After a lengthy debate that aroused national and international attention, Bill Richardson announced on his last day as New Mexico's governor that he would not grant a pardon to long-dead outlaw Billy the Kid.
Mr. Richardson, who aired his decision New Year's Eve on ABC's "Good Morning America," explained that the facts of the case didn't support a pardon.
Had the pardon request submitted by attorney and history buff Randi McGinn been granted, it would have covered an amnesty offer supposedly given to Billy the Kid by then-Territorial Governor Lew Wallace for the 1878 killing of Lincoln County Sheriff William Brady.
Billy the Kid, also known as William H. Bonney and Henry McCarty, killed two more law enforcement officers after receiving the unfulfilled offer. Sheriff Pat Garrett fatally shot him in 1881.
"I've decided not to pardon Billy the Kid because [of] a lack of conclusiveness and also the historical ambiguity as to why Gov. Wallace reneged on his pardon," Mr. Richardson said Friday morning on the show.
Mr. Richardson, a history buff himself who has alluded to the possibility of a pardon since 2003, said what "tipped the scales" for him was Billy the Kid's decision to kill the two additional law enforcement officers. "It was a very close call," Mr. Richardson said.
Although records are unclear, Billy the Kid is believed to be responsible for between four and nine killings. Descendents of those who opposed the outlaw were pleased with Mr. Richardson's verdict.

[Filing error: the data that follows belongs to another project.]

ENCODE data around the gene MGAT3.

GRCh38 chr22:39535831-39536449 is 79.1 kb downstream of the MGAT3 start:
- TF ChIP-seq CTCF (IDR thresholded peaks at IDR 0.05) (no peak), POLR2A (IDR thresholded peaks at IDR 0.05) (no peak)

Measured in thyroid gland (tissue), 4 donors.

In an e-mail to the Associated Press on Friday, Garrett's grandson, Jarvis Patrick Garrett, wrote, "Yea!!! No pardon! Looks like it will be a great new year!!!!"
Many were certain Billy the Kid would join dead Doors singer Jim Morrison in receiving pardon. Charlie Crist of Florida granted Morrison clemency in early December. Gary Johnson, Mr. Richardson's predecessor, refused to consider pardoning the Kid back in 2001.
According to the New Mexico Independent, Mr. Richardson granted 19 other clemency requests in has last days in office. The governor's office had been reluctant to release information about clemency grants until last week. After Wednesday, however, Mr. Richardson said he would not consider the other 241 requests from convicted persons for before leaving office.
On Thursday, the request for the Kid was the only one pending. The governor's office failed to return multiple voice and e-mail messages from The Washington Times.
Some other governors who left office Dec. 31 granted more pardons than Mr. Richardson. Jim Doyle of Wisconsin granted 111 pardons in his last 3½ months in office. On one day alone in November, Ted Strickland of Ohio approved clemency to 78 individuals.
The governor's office received some 430 messages in favor of the Kid's pardon and 379 against from all over the world. Mr. Richardson admitted that the case provided "great publicity" for New Mexico.
Many, including the newly inaugurated governor of New Mexico, Susana Martinez, have criticized Mr. Richardson's focus on Billy the Kid. Ms. Martinez said the state had better things to do than waste time deliberating over the possible pardon of a notorious dead outlaw, and called the pardon issue a waste of time.